Firefox updated two times while my computer was asleep and I was gone. When I got back, all my bookmarks and history were gone.
I simply want to add this, as it might help someone else. I'll be describing what happened, how I figured it out and how I fixed it, in the hopes that it will help someone else without them having to dig intothe middle of a 2 page answer down the page with a lot of useless into. I can't believe I actually managed to muddle through it by myself, as I was relying on the "help" pages. Some of them are pretty good but some are not and some are useless.
Here's the deal: everytime FF downloads, I have to redo some of the settings. I keep it set so that it will not install unless I say so. It did anyway. Then 2 days later, (my computer sat idle as something else came up) FF downloaded another upgrade and installed it. This time it also reset it to install automatically, and restarted with the welcome screen, period. I did not know this until I went to resume my work. So when I went back to the computer, I discovered that nothing I'd left was there. AND no history or bookmarks. Confusing as hell. I tried to follow the instructions, but just went in circles. It was trying to get me to connect with my phone, but my phone was still using the older version of FF, and it wasn't working. So I started reading the help pages and getting more and more confused and frustrated.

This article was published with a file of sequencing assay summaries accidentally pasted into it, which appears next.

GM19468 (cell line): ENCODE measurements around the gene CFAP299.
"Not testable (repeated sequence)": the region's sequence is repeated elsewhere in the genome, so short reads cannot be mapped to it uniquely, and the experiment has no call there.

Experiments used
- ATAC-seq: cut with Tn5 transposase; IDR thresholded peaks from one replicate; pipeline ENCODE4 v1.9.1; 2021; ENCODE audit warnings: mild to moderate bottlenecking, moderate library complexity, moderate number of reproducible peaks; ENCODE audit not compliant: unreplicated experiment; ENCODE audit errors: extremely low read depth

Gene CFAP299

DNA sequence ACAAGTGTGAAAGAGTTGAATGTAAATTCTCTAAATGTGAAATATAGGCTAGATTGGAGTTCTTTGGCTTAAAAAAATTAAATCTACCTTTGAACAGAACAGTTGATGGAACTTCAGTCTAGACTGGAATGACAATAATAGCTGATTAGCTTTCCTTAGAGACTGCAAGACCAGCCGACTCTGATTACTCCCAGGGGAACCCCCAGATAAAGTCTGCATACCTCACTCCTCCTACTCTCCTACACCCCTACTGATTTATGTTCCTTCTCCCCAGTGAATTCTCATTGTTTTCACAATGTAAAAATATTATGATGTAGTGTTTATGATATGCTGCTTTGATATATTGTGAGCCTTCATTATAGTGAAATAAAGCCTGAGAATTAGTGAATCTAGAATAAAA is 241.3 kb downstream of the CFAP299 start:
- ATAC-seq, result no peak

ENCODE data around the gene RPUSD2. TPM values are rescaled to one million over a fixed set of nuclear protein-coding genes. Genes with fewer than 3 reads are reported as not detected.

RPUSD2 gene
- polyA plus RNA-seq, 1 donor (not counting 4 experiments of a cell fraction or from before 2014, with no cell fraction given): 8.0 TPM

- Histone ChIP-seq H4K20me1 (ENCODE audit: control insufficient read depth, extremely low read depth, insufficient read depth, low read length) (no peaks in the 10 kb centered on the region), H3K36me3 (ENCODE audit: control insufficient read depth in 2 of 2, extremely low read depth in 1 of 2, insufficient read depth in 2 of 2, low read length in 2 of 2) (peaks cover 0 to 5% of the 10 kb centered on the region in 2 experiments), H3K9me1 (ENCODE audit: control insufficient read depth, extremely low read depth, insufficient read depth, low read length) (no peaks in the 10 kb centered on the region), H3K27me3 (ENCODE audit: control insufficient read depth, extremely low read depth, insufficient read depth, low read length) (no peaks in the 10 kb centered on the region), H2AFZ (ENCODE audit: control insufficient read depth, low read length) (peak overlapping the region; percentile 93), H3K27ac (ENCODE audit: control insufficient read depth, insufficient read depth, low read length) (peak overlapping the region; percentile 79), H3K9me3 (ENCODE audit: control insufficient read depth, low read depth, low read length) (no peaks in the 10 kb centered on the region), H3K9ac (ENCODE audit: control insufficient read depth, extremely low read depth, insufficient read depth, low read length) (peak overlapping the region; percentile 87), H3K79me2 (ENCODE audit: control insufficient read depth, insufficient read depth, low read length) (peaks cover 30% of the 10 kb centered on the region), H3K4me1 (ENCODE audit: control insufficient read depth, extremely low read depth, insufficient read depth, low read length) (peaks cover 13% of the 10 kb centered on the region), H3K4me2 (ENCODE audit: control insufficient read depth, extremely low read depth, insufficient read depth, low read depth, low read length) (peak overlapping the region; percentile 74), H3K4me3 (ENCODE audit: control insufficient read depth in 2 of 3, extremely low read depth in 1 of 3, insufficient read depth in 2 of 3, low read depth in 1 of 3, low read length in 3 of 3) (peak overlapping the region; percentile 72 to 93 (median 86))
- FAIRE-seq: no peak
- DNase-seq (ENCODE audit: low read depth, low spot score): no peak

Sorry you are going to get the long version of this story because I am still venting.
As I was to eventually learn, FF created a new profile on my laptop and set it as default. I bet I read at least 40-50 "help" pages before I stumbled across that. So typed in about:profile and there they were, Two of them. Then things got easy. Well, easier. The two were identical except for the labels and a string of numbers. And one said it was default and the other said default something else. But each had a button I could click to see them in the browser. One was my old stuff! So I left it up while I checked the other. Yep, the bare bones one. I changed the first one, with all my goodies, to default.
But that meant I had to shut both down for the next step. Because I had no intention of leaving the other one on the computer, though I know it would have been harmless as long as I didn't click on it. So to make it easy, I shut down FF and opened the profile page in my FF account using another browser, double checked that I was about to delete the useless profile, and did. Went back to FF, and it opened up looking just as it should, cluttered with tabs, all my bookmarks and history intact (I use the history as an easy way to get back to sites I use a lot in my research, - basically use it as key words.)
Everything is as it should be now (as far as I know. With a lot less pain than the method of attack suggested elsewhere. Even managed to get the phone linked in, though I don't plan on using FF on it anymore. Another discovery along the way was Duck Duck Go. Love it as a search engine, love it even more as a clean little browser on my phone.